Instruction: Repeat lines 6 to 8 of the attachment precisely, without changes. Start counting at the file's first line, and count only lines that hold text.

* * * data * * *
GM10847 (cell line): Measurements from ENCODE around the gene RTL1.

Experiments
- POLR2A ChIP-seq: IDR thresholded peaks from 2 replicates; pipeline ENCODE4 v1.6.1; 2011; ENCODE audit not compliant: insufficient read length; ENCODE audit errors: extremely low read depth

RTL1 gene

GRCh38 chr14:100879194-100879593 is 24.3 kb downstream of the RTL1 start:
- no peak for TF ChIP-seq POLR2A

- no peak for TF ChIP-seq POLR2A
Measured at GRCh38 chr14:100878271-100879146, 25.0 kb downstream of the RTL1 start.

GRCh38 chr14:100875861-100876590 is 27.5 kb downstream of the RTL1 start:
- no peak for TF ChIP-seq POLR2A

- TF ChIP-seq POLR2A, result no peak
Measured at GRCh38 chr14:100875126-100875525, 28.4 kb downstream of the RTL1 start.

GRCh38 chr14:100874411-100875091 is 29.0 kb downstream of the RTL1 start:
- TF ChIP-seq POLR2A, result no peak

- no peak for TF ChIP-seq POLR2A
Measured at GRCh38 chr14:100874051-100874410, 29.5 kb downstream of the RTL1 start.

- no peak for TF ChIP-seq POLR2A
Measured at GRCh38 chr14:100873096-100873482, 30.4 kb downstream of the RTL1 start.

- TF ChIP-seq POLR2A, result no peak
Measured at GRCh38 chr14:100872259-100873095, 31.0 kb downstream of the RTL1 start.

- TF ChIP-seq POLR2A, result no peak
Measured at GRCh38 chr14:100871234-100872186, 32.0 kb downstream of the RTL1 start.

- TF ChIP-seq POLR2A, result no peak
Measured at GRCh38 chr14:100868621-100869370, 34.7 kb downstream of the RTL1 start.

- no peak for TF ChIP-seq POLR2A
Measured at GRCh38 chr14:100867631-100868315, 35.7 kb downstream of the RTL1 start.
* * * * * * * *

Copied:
- no peak for TF ChIP-seq POLR2A

- no peak for TF ChIP-seq POLR2A
Measured at GRCh38 chr14:100878271-100879146, 25.0 kb downstream of the RTL1 start.